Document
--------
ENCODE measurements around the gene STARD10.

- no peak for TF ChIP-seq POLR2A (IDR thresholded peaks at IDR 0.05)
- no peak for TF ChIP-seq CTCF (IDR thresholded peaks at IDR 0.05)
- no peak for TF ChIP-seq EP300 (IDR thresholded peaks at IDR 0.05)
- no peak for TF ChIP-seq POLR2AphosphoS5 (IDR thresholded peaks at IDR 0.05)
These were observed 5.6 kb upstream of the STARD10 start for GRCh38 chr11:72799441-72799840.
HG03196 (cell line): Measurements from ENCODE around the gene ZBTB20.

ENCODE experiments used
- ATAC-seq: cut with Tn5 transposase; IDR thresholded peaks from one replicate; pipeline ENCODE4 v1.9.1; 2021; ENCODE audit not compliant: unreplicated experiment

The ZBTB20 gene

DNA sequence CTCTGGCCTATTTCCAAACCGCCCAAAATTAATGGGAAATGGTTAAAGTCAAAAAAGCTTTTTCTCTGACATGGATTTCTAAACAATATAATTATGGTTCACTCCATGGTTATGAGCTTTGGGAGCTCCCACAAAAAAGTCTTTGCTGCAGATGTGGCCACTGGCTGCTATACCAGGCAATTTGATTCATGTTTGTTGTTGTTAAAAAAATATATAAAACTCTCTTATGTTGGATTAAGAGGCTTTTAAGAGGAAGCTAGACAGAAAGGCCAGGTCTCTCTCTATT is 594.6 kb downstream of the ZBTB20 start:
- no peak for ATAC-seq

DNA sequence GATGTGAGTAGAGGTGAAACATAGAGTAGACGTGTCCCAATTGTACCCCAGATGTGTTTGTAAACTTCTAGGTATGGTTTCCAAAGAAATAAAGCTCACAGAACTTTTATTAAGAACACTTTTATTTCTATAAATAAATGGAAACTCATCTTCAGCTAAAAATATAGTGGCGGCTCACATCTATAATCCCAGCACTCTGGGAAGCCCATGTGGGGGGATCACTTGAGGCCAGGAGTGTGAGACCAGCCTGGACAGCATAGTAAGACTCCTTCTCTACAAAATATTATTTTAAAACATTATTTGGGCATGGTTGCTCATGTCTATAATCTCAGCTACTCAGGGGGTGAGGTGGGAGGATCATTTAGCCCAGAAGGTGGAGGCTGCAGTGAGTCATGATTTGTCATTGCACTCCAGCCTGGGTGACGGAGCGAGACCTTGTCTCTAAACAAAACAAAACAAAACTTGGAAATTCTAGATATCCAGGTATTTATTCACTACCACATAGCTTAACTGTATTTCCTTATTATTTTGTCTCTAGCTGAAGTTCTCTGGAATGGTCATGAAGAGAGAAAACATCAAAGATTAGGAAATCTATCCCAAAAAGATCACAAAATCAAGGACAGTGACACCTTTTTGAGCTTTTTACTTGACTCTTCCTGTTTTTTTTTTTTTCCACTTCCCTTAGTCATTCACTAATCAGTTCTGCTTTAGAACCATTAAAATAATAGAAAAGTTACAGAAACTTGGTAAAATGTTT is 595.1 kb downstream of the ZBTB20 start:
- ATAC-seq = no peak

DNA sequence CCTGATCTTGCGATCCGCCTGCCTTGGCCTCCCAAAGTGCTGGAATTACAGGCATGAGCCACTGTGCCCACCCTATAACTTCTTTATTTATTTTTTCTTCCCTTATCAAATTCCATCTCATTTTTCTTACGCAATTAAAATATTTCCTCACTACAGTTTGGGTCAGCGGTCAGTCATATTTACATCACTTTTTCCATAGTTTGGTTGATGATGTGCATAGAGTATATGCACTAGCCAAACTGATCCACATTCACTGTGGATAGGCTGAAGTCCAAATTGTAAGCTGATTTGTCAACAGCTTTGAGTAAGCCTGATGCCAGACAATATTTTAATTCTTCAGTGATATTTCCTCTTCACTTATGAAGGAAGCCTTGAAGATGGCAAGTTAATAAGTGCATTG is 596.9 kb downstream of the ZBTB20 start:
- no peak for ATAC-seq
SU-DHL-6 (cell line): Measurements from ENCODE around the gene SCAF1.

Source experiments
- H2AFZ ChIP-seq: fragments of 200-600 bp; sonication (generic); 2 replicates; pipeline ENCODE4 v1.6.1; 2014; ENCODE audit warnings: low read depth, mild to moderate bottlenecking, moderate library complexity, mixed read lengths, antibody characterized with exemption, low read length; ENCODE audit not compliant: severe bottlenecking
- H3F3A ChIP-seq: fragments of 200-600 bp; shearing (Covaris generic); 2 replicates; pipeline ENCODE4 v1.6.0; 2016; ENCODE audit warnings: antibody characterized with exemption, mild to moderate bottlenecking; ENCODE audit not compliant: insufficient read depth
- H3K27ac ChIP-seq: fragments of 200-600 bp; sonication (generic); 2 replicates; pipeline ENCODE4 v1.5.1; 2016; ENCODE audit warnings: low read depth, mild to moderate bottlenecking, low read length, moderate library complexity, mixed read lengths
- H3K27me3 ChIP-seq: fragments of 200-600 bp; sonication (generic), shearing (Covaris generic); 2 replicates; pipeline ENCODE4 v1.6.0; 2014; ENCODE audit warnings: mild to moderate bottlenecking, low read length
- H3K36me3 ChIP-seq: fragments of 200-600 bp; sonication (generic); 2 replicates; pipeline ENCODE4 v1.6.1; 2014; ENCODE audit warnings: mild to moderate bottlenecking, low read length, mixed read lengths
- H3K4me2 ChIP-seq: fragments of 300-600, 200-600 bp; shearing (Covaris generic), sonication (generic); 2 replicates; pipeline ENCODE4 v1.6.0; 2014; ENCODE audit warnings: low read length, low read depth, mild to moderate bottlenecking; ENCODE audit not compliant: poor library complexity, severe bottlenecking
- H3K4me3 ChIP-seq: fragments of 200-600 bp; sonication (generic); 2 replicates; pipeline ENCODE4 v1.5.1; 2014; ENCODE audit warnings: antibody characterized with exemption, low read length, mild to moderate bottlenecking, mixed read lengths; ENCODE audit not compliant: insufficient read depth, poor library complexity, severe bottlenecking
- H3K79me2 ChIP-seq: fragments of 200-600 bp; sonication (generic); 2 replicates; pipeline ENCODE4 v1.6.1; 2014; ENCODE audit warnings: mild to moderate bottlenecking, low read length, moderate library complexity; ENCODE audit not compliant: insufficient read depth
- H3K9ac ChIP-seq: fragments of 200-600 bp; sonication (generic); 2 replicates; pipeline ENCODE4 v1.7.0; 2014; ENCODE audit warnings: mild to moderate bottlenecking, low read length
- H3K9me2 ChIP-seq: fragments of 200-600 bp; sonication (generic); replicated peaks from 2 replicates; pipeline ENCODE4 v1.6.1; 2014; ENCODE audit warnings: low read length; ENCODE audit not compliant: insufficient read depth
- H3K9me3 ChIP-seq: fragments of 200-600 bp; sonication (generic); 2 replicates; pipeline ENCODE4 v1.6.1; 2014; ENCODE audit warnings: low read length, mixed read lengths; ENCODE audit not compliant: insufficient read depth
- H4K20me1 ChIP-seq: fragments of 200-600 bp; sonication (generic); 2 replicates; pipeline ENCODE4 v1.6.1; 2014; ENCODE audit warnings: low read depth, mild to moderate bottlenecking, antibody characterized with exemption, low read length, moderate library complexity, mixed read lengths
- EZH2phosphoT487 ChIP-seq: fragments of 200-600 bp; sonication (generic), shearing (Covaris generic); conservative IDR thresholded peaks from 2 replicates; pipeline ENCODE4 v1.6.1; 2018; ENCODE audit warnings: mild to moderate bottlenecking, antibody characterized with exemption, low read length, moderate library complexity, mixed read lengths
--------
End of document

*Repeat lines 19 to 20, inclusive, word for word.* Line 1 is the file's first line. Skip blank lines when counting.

- H2AFZ ChIP-seq: fragments of 200-600 bp; sonication (generic); 2 replicates; pipeline ENCODE4 v1.6.1; 2014; ENCODE audit warnings: low read depth, mild to moderate bottlenecking, moderate library complexity, mixed read lengths, antibody characterized with exemption, low read length; ENCODE audit not compliant: severe bottlenecking
- H3F3A ChIP-seq: fragments of 200-600 bp; shearing (Covaris generic); 2 replicates; pipeline ENCODE4 v1.6.0; 2016; ENCODE audit warnings: antibody characterized with exemption, mild to moderate bottlenecking; ENCODE audit not compliant: insufficient read depth